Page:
Treatments And Technologies We Use To Treat Sciatic Pain
Successful management and relief of stubborn sciatic pain can be surprisingly straight forward. Yet in other instances a systematic, focused, and persistent approach may be required to get your sciatic pain under control.
We specialise in providing flexible ‘multidisciplinary’ pain relief – using a wide range of tools and techniques. This ensures we have the best possible chance to help everyone: from the most easy straightforward cases right through to the most treatment resistant forms of sciatic pain.
Low Energy Laser Therapy is the application of specific deeply penetrating light waves to a painful area. Light with a wavelength in the red to near infrared region of the spectrum (660nm–905nm) is generally employed because these wavelengths have the ability to penetrate skin, and soft/hard tissues. Lasers like these are known to trigger the release of a substance called ATP within cells, this suggests that they boost tissue metabolism in painful areas.
A great many clinical trials have shown this type of treatment has a meaningful effect on pain, inflammation and tissue repair. In our experience people with sciatic pain often experience immediate improvements in their pain after laser sessions.
Shockwave Therapy is a non-surgical – non-drug-based – scientifically approved therapy that is widely used as a pain treatment. There have been literally hundreds of studies that support the use of shockwave therapy for a very wide range of pain complaints.
Shockwave Therapy was originally developed for its application as a non-invasive treatment of kidney stones. We use a gentler form of the same technology to break up deep muscle knots, calcified tendons and tracts of scar tissue in the back. For more information on shockwave therapy visit our shockwave homepage here.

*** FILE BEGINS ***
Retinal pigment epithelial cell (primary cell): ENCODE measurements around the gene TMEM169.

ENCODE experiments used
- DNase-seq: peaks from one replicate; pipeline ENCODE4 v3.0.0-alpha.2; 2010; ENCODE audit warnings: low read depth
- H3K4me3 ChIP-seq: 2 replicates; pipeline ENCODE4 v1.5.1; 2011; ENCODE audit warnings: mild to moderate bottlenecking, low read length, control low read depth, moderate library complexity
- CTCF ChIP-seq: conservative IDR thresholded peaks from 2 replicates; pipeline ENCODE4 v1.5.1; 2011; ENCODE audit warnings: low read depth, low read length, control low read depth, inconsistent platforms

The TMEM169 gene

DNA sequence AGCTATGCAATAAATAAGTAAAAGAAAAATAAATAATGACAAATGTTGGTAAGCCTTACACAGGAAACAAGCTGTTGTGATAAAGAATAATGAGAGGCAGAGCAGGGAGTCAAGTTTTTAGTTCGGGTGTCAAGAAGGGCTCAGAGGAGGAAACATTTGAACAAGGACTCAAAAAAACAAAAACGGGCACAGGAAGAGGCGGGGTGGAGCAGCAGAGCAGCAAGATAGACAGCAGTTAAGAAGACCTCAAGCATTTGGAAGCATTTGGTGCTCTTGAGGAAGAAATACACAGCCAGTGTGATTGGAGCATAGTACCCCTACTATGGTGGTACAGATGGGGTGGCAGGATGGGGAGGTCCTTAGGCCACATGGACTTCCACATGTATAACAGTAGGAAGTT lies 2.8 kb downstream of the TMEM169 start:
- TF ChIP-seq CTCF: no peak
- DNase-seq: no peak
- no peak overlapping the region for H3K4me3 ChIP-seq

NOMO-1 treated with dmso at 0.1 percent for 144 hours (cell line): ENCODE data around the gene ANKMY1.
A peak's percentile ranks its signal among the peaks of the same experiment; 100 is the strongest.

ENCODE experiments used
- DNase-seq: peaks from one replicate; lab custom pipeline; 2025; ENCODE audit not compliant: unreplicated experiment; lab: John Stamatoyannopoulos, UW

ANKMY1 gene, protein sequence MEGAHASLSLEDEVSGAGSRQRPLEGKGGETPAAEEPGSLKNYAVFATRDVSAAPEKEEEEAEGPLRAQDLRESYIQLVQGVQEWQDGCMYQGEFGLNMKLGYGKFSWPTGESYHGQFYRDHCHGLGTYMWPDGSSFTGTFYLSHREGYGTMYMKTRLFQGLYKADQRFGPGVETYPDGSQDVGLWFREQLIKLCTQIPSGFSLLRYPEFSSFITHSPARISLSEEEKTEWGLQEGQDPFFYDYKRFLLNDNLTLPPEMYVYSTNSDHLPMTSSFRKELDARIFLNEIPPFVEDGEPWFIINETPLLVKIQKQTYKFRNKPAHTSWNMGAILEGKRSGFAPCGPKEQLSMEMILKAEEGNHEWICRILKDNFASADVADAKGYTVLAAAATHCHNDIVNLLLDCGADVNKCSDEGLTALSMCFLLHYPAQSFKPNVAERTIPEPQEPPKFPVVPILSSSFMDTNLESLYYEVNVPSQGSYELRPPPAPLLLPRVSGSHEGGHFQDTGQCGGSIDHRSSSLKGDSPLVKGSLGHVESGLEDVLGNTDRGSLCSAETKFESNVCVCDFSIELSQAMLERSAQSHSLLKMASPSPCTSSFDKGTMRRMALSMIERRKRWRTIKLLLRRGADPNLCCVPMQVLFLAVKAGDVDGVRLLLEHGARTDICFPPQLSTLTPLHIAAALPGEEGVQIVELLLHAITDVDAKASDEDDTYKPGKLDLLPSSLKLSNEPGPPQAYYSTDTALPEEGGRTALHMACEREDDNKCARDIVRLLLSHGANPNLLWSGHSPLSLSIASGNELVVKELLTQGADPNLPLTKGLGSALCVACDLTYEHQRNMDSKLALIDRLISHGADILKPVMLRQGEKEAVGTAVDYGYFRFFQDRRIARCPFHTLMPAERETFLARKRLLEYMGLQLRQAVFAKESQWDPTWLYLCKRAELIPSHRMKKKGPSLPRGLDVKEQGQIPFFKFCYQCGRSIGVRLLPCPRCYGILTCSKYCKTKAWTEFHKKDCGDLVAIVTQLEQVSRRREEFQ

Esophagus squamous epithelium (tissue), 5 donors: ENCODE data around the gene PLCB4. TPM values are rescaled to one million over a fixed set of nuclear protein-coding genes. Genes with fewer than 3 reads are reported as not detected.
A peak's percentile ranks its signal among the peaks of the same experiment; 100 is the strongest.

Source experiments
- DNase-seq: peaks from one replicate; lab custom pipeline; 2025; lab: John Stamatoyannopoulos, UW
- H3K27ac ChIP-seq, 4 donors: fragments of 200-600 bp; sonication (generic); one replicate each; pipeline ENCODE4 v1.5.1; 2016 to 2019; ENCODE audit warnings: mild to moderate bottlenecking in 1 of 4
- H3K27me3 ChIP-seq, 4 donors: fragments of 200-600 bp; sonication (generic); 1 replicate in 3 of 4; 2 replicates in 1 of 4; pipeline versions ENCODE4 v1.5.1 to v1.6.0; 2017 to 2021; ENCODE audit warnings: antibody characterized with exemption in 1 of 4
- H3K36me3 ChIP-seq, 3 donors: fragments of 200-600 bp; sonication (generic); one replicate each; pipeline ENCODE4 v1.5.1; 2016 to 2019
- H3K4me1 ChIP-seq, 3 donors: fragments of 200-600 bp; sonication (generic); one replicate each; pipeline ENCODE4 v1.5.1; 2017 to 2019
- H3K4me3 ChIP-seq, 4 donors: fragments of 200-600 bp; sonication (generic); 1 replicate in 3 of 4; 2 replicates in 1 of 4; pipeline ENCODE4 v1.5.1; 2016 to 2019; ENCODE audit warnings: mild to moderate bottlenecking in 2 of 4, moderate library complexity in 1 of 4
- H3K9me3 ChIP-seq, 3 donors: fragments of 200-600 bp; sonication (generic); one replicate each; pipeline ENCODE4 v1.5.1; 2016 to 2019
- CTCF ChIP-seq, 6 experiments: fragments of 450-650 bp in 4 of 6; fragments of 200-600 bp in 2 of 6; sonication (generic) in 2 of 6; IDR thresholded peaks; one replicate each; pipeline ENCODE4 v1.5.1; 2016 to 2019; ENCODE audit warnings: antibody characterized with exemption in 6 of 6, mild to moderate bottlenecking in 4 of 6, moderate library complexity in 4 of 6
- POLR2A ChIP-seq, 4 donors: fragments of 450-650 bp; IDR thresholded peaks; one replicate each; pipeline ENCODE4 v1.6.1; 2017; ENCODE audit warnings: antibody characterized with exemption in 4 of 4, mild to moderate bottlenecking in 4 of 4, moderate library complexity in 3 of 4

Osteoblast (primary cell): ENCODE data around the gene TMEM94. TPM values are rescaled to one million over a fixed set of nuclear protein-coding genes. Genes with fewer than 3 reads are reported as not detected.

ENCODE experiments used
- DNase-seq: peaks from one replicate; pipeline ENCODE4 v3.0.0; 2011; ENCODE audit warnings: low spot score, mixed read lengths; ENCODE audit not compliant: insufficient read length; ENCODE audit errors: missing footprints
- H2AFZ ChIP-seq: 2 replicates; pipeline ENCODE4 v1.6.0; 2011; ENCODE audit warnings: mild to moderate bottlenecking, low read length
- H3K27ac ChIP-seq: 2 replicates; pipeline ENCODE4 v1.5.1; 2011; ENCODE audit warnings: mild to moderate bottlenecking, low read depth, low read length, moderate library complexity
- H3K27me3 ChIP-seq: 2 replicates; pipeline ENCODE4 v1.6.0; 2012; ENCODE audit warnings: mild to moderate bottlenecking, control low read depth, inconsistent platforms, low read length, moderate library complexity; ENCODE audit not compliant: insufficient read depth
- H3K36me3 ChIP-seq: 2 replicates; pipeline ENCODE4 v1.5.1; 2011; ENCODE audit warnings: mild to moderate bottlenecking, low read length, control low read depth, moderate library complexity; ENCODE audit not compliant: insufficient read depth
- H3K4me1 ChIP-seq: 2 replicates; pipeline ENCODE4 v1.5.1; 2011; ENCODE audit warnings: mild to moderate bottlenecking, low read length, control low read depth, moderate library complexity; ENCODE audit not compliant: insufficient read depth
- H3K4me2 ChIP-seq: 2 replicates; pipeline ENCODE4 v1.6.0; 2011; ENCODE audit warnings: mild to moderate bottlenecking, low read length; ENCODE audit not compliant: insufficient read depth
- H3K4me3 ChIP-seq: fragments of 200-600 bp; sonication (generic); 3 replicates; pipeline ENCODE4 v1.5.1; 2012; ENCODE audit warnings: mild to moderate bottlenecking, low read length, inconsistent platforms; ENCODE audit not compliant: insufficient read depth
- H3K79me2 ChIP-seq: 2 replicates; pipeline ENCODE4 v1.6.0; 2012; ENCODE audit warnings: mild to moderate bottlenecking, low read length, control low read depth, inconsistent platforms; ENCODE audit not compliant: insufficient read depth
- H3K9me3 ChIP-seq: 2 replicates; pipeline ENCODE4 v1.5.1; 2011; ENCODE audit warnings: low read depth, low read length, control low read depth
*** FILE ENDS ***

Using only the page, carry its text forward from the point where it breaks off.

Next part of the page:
Gait Analysis & Stride Analysis tools are for people who are interested in long term prevention of pain. When the root cause of your pain has been uncovered it takes all the guess-work out of treatment and rehabilitation of pain. Deep insights into our movement patterns are now possible: with the use of cloud based AI machine learning; and complex sensors that go in your shoes while you perform movement tests.This data opens the door to tailored forms of rehabilitation
We believe that all pains have a story to tell and that there are genuine underlying physical issues behind all stubborn pain. In other words, you don’t get sore overnight, and you certainly don’t get chronic pain overnight, unless you have had a real physical issue. Gait Analysis & Stride Analysis are designed to identify these issues.
Orthotics are a tool that have helped millions of people move past exactly the type of stubborn pains that tend to chip away at the fun, freedom, and choice that make life enjoyable.